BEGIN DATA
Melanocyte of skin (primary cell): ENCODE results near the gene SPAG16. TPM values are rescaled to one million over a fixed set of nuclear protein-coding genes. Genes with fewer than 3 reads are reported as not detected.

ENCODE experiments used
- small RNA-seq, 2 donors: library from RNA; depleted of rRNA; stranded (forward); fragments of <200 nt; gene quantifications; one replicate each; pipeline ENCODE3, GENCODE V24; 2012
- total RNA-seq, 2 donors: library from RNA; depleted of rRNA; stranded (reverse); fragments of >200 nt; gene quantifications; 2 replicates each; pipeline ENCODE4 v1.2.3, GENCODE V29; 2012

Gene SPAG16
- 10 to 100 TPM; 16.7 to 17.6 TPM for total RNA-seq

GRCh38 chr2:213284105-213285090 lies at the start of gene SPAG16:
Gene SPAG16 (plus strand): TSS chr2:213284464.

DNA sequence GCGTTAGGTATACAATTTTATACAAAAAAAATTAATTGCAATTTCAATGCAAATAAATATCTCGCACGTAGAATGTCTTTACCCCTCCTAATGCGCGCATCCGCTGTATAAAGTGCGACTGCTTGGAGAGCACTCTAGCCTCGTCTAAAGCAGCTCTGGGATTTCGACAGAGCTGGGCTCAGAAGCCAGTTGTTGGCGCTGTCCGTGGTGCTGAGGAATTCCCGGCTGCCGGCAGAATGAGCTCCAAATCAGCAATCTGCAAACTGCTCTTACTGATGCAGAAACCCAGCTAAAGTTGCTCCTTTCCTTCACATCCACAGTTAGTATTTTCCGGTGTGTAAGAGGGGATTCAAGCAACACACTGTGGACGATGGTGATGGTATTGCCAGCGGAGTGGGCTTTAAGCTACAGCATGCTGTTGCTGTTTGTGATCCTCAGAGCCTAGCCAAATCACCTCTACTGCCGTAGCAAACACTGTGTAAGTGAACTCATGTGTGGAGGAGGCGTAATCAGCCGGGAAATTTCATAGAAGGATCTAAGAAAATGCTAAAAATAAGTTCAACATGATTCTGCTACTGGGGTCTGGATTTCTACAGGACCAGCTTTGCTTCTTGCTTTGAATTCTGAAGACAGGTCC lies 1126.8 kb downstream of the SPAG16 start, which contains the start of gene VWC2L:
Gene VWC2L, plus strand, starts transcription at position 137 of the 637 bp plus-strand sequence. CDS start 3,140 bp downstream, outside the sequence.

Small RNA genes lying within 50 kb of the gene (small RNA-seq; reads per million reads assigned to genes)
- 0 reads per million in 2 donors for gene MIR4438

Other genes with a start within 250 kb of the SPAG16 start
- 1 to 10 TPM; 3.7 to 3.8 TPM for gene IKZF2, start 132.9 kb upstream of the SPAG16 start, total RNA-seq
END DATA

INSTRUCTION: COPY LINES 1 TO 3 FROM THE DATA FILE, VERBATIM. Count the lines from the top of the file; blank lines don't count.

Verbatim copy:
Melanocyte of skin (primary cell): ENCODE results near the gene SPAG16. TPM values are rescaled to one million over a fixed set of nuclear protein-coding genes. Genes with fewer than 3 reads are reported as not detected.

ENCODE experiments used
- small RNA-seq, 2 donors: library from RNA; depleted of rRNA; stranded (forward); fragments of <200 nt; gene quantifications; one replicate each; pipeline ENCODE3, GENCODE V24; 2012